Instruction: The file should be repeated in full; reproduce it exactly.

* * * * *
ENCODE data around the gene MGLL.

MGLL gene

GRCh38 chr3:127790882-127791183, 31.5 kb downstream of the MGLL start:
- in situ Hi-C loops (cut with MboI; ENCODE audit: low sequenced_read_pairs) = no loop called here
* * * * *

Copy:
ENCODE data around the gene MGLL.

MGLL gene

GRCh38 chr3:127790882-127791183, 31.5 kb downstream of the MGLL start:
- in situ Hi-C loops (cut with MboI; ENCODE audit: low sequenced_read_pairs) = no loop called here